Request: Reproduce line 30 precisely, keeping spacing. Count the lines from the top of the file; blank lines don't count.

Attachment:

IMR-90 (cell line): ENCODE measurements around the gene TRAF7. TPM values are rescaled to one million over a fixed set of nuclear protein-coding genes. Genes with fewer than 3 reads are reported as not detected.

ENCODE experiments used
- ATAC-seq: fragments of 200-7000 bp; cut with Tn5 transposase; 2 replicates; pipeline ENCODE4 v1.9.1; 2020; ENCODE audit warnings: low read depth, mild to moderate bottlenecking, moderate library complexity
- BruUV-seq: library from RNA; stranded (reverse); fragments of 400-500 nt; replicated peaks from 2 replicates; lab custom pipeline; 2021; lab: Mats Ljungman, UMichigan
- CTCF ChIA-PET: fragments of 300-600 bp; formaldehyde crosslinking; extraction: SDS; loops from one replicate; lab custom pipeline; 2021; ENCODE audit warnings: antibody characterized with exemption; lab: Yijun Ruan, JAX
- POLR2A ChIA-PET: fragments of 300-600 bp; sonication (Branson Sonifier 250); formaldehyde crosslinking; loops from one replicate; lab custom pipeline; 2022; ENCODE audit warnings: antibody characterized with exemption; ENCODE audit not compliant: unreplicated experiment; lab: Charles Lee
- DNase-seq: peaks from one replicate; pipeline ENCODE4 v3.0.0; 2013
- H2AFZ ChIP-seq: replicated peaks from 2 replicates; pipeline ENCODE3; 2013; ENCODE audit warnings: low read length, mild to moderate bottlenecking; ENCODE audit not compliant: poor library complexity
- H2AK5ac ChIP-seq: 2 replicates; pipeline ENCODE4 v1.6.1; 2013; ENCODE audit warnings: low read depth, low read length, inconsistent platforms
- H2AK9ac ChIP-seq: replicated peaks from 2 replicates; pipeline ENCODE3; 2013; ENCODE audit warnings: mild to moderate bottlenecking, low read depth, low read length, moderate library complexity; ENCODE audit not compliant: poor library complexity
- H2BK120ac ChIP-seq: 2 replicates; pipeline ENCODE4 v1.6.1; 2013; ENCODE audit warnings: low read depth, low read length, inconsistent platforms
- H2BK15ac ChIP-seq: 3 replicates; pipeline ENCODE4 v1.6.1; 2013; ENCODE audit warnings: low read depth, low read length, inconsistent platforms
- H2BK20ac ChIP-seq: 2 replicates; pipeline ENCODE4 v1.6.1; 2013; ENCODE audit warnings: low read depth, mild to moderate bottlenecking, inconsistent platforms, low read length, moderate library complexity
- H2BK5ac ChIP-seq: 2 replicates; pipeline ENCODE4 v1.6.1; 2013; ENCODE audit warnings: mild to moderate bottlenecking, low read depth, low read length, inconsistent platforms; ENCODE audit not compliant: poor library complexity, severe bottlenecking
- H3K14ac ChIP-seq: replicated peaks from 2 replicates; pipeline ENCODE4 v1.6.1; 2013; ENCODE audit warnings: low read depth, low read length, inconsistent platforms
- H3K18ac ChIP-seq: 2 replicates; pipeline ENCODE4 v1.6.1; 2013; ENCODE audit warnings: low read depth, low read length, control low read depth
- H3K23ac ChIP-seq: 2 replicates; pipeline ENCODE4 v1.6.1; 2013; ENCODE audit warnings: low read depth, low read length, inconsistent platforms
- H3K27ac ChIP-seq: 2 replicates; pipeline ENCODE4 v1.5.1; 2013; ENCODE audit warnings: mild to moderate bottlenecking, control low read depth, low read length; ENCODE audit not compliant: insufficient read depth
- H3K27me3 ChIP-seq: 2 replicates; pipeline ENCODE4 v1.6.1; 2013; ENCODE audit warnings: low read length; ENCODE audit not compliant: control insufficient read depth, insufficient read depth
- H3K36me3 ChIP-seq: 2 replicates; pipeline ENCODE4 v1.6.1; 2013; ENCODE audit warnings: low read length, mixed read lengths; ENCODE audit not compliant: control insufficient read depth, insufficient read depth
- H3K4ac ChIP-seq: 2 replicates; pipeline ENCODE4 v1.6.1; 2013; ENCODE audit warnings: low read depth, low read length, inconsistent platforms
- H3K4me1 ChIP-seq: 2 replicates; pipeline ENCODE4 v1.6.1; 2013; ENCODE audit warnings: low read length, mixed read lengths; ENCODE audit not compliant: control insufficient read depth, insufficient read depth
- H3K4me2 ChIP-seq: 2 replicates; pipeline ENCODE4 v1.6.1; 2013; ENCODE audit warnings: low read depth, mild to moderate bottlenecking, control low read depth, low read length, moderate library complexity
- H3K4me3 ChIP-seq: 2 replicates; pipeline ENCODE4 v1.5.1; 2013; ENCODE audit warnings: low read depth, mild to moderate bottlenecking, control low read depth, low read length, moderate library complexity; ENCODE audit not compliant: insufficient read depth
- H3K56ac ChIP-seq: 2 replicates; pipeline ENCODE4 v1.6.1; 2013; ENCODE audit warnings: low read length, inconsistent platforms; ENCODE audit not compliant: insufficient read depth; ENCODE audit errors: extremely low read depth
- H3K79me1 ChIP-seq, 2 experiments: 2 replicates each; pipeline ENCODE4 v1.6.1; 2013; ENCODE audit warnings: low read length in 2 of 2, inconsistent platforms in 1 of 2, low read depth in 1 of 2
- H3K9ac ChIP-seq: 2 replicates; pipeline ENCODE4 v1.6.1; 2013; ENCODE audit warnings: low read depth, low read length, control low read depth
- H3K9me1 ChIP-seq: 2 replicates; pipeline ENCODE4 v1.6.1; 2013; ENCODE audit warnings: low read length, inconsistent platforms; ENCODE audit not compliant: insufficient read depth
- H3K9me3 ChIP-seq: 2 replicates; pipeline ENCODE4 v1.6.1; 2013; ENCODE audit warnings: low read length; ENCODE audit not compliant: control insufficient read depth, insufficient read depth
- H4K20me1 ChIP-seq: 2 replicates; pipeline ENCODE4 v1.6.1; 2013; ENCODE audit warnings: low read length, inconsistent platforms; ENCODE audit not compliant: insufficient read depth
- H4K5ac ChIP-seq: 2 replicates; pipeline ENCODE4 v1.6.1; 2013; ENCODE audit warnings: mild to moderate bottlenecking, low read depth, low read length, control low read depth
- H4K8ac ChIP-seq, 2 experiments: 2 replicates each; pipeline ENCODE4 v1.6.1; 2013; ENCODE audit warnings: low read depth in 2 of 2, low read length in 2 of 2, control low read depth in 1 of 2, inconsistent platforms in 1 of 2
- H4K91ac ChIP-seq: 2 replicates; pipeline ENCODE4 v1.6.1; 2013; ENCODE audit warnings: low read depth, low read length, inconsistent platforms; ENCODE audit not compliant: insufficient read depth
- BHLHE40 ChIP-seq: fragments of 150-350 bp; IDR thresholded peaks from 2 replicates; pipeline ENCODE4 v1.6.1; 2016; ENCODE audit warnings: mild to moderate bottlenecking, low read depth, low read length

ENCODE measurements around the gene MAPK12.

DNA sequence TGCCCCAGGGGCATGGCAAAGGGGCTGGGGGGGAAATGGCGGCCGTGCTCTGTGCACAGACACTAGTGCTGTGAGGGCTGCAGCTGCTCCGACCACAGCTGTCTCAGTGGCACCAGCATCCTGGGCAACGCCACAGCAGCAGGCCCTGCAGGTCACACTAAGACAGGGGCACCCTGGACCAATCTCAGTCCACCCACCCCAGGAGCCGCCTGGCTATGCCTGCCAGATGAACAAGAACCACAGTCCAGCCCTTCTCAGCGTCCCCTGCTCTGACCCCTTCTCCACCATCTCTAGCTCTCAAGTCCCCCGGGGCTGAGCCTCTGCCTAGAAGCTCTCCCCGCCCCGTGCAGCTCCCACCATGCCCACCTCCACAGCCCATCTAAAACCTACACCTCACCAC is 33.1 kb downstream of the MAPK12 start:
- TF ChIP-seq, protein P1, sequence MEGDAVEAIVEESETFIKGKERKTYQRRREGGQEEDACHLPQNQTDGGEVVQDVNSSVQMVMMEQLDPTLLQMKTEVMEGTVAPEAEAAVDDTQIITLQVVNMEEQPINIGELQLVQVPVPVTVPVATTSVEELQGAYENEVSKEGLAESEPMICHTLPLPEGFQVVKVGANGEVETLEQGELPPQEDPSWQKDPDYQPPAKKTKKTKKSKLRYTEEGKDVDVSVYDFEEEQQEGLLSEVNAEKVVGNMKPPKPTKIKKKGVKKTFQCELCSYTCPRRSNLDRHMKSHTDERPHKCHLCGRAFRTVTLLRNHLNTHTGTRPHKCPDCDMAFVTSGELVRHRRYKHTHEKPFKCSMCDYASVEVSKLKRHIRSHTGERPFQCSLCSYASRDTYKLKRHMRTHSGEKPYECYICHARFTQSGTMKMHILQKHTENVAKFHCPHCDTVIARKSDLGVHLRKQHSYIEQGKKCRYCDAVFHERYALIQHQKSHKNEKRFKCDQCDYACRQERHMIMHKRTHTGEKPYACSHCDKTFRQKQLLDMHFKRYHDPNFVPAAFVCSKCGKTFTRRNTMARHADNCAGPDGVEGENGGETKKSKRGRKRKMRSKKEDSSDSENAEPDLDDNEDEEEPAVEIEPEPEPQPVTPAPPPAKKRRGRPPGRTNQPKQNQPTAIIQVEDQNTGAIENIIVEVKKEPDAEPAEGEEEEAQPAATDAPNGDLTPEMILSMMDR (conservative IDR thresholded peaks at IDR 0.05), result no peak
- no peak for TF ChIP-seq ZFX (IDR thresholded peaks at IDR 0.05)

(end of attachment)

- H4K20me1 ChIP-seq: 2 replicates; pipeline ENCODE4 v1.6.1; 2013; ENCODE audit warnings: low read length, inconsistent platforms; ENCODE audit not compliant: insufficient read depth